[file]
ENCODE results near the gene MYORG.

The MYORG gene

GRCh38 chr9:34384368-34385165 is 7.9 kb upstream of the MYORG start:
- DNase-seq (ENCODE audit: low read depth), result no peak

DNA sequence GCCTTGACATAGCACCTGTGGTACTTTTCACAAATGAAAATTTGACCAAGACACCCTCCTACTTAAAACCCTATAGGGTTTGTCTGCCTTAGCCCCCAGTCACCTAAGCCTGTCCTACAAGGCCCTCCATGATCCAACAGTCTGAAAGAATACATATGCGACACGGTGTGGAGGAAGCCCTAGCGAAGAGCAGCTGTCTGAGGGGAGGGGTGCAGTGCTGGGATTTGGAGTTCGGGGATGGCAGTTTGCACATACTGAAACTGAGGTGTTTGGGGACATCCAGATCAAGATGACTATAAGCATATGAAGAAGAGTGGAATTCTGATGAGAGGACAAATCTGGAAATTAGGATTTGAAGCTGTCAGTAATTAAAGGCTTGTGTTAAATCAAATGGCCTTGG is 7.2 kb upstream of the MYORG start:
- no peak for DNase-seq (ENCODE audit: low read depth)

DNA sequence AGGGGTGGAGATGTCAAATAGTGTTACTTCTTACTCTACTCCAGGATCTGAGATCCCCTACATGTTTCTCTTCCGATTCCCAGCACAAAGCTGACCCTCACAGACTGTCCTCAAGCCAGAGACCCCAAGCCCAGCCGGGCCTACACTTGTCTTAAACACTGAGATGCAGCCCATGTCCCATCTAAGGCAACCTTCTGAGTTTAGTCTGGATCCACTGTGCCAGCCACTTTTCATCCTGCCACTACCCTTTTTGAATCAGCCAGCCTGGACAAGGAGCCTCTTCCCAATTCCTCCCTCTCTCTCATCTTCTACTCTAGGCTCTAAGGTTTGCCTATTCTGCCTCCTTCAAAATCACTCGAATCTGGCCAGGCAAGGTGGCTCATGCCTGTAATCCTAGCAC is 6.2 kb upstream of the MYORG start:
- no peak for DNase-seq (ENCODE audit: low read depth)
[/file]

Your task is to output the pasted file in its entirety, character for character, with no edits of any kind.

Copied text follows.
ENCODE results near the gene MYORG.

The MYORG gene

GRCh38 chr9:34384368-34385165 is 7.9 kb upstream of the MYORG start:
- DNase-seq (ENCODE audit: low read depth), result no peak

DNA sequence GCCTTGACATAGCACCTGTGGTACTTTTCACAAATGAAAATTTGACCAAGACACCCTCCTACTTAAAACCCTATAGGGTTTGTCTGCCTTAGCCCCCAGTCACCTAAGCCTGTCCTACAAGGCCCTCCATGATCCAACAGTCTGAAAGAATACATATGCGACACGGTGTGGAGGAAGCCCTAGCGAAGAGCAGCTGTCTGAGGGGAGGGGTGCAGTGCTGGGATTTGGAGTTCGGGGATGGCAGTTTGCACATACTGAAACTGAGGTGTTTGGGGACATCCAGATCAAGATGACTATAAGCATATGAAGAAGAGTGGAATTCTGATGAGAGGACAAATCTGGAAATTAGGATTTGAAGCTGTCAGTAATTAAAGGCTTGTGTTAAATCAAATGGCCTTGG is 7.2 kb upstream of the MYORG start:
- no peak for DNase-seq (ENCODE audit: low read depth)

DNA sequence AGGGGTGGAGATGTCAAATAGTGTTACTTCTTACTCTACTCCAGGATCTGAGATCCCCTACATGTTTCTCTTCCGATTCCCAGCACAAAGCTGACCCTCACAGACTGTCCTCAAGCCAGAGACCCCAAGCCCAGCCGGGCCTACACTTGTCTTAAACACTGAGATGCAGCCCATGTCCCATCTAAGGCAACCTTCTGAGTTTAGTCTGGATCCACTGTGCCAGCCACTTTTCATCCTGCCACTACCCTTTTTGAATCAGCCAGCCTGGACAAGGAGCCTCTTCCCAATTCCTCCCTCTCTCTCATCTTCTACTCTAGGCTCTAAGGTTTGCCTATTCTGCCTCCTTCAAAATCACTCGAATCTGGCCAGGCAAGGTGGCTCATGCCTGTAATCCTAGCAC is 6.2 kb upstream of the MYORG start:
- no peak for DNase-seq (ENCODE audit: low read depth)